Monthly Archives: July 2018

Tour de France overnight

The cyclists head out of Carcassonne

Back in elementary school, long before my first trip to France, I had heard about the Tour de France. Based on photos in magazines such as Life and National Geographic teams of cyclists went zooming down snow capped mountain sides and passed through tranquil country roads lined with vineyards, orchards, and fields of flowers. Since this was before 1960 when alcohol was banned for the participants, there was even a photo of 2 riders, bicycles beside them, enjoying a glass of wine at a sidewalk café. Even at that young age it was an appealing sport where you get to ride through beautiful countryside and then relax at the end of the day at a quintessentially French bistro. Little did I know that years later I’d be standing at one of the daily finishing lines and 2 days after that at the next starting line as 176 colorful jerseys went by in a flash. Read the rest of this entry

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Perpignan day trip

Overlooking Perpignan from the castle

Although we’re less than 80 kilometers (50 miles) from Spain, we can’t get there from here because our favorite mode of transportation, the train, doesn’t cope well with climbing to the 3400 meter summit of the Pyrenees where the border runs along the mountaintop. When we’re going that far south, the tracks first head east towards the Mediterranean before turning to Spain and passing through a city that has existed on both sides of the border: Perpignan. Not unlike Montpellier, where there is little evidence of the 2000-year-old Roman influence found in so many other locations in France, this southern capital wasn’t  established until the 10th century. Read the rest of this entry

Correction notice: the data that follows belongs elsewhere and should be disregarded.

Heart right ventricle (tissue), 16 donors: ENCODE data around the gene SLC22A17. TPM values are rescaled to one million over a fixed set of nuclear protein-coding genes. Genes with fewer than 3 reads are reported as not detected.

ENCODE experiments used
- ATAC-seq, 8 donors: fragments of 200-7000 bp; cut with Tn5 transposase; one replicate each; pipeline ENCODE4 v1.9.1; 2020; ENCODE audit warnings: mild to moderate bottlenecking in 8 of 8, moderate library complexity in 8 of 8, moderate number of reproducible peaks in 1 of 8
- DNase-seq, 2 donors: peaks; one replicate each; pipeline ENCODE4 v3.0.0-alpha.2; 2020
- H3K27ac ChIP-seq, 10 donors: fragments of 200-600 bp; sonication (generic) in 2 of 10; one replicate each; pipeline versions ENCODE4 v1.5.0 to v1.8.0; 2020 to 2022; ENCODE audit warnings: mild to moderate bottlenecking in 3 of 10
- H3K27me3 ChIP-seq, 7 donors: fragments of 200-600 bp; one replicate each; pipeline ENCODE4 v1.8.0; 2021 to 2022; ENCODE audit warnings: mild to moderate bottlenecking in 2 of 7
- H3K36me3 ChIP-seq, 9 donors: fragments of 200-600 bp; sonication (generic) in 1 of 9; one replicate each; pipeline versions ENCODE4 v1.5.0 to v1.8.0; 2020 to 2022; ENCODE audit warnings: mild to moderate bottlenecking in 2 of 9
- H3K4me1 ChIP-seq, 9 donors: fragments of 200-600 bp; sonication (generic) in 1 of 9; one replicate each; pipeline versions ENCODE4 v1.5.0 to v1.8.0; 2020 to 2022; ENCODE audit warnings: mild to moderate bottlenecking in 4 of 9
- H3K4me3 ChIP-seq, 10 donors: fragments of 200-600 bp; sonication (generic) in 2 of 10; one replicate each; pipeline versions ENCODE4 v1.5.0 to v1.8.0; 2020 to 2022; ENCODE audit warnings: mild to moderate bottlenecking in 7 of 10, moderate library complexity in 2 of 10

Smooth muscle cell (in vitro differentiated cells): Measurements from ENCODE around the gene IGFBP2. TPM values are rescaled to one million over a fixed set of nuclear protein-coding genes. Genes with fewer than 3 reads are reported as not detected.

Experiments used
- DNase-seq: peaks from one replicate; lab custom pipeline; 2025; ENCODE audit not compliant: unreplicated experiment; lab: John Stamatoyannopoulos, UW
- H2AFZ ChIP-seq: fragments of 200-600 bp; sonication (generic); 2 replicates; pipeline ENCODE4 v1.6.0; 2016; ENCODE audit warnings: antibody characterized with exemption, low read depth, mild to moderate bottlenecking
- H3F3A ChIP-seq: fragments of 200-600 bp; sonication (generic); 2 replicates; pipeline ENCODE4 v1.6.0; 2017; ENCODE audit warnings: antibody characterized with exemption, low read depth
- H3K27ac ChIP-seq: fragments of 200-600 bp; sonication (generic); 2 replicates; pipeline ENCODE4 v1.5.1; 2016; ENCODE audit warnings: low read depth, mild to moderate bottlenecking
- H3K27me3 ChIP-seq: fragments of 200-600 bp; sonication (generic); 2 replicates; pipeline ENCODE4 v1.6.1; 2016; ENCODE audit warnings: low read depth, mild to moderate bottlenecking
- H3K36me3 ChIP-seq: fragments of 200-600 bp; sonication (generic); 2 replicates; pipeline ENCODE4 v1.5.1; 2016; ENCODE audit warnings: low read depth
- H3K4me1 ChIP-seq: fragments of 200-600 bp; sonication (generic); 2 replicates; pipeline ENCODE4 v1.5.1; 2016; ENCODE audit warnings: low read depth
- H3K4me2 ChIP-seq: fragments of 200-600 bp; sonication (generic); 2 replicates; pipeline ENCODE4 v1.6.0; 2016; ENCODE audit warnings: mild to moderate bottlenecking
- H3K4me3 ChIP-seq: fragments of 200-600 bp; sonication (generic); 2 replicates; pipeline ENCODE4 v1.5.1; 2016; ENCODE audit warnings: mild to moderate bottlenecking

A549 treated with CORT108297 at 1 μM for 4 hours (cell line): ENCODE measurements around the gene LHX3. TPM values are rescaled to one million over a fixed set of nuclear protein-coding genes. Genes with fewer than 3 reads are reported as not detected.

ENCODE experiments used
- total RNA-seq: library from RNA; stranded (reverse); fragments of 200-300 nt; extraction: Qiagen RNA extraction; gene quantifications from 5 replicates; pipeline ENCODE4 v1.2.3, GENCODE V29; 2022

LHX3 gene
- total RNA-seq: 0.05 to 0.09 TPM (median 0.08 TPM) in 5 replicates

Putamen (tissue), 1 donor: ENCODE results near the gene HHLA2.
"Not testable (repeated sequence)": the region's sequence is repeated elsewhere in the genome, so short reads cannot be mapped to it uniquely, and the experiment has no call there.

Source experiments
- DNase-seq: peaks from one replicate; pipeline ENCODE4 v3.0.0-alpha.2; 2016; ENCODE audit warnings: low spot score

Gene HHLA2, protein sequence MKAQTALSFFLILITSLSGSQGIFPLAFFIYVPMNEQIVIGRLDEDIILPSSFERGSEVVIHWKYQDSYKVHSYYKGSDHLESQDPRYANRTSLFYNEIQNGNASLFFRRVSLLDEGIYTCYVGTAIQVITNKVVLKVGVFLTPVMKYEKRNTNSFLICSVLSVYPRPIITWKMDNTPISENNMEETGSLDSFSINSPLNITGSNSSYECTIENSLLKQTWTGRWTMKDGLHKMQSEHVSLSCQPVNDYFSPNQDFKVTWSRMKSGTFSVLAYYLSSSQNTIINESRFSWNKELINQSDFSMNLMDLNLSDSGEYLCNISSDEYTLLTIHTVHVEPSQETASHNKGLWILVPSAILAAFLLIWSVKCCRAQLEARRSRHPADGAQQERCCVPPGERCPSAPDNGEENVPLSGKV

The umbrellas of C…?

Pedestrian shopping street in Carcassonne

Did you ever see the movie from the 1960s starring Catherine Deneuve entitled The Umbrellas of Cherbourg? It takes place in that French port city along the Normandy coast and tells the story of two young lovers separated by war and then reunited years later. By the time the soldier returns, however, the woman has married someone else although it is clear that she still longs for her first love.  The film features the song I Will Wait for You but that clearly didn’t happen as the two main characters go their separate ways. Flash forward 50 years to a much happier take on that theme, at least as far as those umbrellas are concerned. Read the rest of this entry

Montpellier day trip

Rose window at Montpellier cathedral

Much of France has a definite Roman and Greek history, especially near the Mediterranean Sea where they established colonies in the 1st millennium BC. The remains of amphitheaters, triumphal arches, and city gates from the era abound. Even in Carcassonne where we’re about 50 kilometers (30 miles) from the water’s edge, at the base of the giant fortress that overlooks the city you can still the clay bricks laid over 2000 years ago. Somehow, Montpellier, the 7th largest city in the country, was bypassed by those early invaders, not being settled until around 985 AD. We only knew this regional capital from having visited the immigration office there soon after we moved across the Atlantic, so we happily accepted an invitation to lunch with friends that would give us the day to leisurely look around. Read the rest of this entry

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